“I am convinced that most people do not grow up. We find parking spaces and honor our credit cards. We marry and dare to have children and call that growing up. I think what we do is mostly grow old. We carry accumulation of years in our bodies and on our faces, but generally our real selves, the children inside, are still innocent and shy as magnolias.”

Have we, in the pursuit of growing up, allowed ourselves to suppress any remembrances of the selves we inhabited as youth? The consideration of the absurd or the releasing of long held beliefs-turned-grudges can seem anathema in environments where everyone is attempting to be taken more seriously than the person to his or her left or right. (Perhaps this is never truer than during elections, as evidenced in the media circus currently going on in the States.) Can we grow up and also remain playful? Or are these contrasted ways of being?

In Angelou’s words can be found a sort of vindication for the time taken — these past several months but also at other times – to grow while also attending to the shy magnolia within. Hers are words I hope to hold close as the proverbial garlic to ward off the blood-sucking forces that threaten to dominate academic life.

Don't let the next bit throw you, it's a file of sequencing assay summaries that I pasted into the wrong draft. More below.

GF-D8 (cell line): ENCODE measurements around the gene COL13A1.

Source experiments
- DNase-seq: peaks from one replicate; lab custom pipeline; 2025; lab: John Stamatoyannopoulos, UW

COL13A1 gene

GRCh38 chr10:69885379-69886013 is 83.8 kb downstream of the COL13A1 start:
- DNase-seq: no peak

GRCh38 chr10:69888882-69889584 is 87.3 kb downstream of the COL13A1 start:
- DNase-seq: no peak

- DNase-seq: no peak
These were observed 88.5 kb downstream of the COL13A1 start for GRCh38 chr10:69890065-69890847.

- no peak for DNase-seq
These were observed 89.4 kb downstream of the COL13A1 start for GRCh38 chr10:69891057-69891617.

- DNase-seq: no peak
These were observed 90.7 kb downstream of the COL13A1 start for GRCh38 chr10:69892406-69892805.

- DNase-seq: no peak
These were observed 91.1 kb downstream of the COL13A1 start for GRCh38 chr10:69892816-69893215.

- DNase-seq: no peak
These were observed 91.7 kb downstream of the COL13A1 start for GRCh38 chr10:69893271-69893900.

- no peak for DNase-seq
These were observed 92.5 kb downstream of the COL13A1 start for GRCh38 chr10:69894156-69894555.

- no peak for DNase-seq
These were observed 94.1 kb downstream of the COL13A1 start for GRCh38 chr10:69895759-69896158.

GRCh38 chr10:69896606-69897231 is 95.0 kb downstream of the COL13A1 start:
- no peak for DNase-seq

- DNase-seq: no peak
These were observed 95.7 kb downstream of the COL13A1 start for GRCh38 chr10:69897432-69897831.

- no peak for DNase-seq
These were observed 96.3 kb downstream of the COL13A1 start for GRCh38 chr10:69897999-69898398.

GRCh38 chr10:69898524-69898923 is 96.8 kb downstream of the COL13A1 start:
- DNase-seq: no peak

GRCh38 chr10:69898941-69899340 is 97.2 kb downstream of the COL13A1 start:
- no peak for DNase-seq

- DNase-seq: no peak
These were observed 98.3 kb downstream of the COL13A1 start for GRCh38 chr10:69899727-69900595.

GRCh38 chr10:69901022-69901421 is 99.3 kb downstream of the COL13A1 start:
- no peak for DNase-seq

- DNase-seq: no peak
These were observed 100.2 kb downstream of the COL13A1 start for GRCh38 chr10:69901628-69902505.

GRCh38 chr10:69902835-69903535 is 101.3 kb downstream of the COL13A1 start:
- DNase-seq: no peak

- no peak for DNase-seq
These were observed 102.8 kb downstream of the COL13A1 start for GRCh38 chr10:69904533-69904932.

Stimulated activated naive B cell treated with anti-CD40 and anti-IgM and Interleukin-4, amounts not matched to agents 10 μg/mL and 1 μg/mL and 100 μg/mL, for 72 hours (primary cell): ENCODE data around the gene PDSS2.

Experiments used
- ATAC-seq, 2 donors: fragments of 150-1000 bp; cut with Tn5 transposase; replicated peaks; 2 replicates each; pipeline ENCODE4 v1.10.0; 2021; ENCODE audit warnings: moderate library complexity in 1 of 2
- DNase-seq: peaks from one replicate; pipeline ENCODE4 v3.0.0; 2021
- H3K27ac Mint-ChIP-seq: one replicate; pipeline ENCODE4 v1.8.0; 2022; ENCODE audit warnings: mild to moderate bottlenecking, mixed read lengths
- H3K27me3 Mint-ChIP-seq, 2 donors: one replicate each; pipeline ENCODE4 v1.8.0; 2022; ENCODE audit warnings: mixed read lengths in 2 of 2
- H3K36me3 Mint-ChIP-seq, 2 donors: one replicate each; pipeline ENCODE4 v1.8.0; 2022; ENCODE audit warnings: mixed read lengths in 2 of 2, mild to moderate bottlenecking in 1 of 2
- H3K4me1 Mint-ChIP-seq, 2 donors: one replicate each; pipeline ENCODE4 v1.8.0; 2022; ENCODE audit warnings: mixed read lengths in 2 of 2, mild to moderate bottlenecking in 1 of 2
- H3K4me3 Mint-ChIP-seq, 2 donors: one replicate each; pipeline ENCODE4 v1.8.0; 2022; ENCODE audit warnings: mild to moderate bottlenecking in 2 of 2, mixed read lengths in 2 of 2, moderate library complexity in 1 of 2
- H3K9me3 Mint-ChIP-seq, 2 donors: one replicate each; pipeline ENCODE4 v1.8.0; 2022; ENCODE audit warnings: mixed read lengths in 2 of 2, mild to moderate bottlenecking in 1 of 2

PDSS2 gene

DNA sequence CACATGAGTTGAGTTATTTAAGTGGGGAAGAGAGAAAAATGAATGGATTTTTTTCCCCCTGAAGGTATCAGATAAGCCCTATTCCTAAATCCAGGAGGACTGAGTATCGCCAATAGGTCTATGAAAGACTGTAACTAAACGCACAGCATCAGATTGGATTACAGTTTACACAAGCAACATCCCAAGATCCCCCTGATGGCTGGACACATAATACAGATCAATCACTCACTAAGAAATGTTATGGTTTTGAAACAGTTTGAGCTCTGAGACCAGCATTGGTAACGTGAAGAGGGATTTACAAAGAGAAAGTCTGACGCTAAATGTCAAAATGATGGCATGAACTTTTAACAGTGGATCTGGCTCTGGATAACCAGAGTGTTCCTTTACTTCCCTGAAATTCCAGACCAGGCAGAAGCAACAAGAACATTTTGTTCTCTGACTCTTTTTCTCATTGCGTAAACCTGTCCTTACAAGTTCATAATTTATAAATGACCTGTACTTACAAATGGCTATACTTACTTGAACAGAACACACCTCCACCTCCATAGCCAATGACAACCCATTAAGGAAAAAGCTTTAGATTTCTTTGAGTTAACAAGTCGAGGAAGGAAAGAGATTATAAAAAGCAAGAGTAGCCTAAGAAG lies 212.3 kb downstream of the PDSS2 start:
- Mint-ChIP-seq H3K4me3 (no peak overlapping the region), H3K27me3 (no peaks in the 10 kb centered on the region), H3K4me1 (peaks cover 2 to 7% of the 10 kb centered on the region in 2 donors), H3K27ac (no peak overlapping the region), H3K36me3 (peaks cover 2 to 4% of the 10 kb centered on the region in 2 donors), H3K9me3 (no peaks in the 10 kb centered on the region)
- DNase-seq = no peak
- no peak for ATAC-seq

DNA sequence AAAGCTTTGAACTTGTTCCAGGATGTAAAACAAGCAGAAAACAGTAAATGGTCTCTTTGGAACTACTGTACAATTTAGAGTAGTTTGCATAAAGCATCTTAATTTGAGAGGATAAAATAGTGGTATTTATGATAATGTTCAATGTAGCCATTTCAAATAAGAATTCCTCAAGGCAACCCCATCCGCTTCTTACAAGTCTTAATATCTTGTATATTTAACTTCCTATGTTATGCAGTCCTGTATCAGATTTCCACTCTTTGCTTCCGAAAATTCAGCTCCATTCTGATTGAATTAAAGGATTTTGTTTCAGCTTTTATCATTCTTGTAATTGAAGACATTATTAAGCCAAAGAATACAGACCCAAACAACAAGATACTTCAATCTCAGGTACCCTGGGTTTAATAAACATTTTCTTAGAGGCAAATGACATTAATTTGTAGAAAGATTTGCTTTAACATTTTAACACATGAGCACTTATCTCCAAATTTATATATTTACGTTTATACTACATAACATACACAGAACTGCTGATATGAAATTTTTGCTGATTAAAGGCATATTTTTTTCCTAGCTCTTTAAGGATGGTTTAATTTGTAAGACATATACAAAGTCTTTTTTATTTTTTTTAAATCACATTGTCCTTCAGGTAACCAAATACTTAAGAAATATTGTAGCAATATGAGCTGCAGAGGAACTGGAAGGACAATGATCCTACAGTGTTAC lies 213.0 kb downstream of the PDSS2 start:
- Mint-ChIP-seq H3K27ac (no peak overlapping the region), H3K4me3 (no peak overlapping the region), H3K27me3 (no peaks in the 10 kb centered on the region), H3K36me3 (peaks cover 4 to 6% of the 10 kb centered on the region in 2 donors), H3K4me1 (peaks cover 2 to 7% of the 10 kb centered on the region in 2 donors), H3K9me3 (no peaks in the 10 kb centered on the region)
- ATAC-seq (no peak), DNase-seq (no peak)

Ivan Illich wrote the following about public schooling, although I think it applies to higher education (and many forms of corporatized institutions) as well: “School is the advertising agency which makes you believe that you need the society as it is.”

My always-wise, never shy, highly observant, quick-witted spouse, who has been the recipient of such idle musings for the better part of two decades, recently posed a question that I have found hard to ignore: did I think that societal “norms,” which have formed largely at a glacial pace, would somehow change or be repealed overnight? Perhaps not, wise one. But it is also true that change is both catalytic and glacial. Illich, often viewed with skepticism or disdain, can be read as proffering an invitation to slow down, to resist a perfunctory mode of living and to adopt a more subjunctive stance.

To thwart Illich’s all-too-prophetic claim, to attend to the homes we never leave while also allowing new homes to blossom, to resist the pull of the de facto and status quo, to dwell in the space of the “might be,” it seems we might do well to internalize a few lessons.

An incomplete list (in no particular order; modified and extended from a post-vipassana post):

  • Look closely, look again, and resist the immediate impulse to judge.
  • Mistakes happen. Make them.
  • Don’t lament “that” when you’re doing “this” (and vice versa). In other words: Now, you, this.
  • Wonder.
  • Contentment is not complacency.
  • “I don’t know” can be freeing.
  • Be willing to leave the cave.

I know what you’re thinking… and I, too, fear for my students this year…

The remainder of this month will be devoted to the completion of unfinished blog post drafts, a few wrap-up posts, and a consideration of how to use this space once the Seine is once again a dream…